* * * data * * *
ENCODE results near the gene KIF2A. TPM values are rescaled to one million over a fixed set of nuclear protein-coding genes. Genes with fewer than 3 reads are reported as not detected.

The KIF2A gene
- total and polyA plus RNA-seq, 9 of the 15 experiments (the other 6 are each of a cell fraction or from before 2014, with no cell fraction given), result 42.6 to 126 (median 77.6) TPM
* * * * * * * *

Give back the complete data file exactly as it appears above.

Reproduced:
ENCODE results near the gene KIF2A. TPM values are rescaled to one million over a fixed set of nuclear protein-coding genes. Genes with fewer than 3 reads are reported as not detected.

The KIF2A gene
- total and polyA plus RNA-seq, 9 of the 15 experiments (the other 6 are each of a cell fraction or from before 2014, with no cell fraction given), result 42.6 to 126 (median 77.6) TPM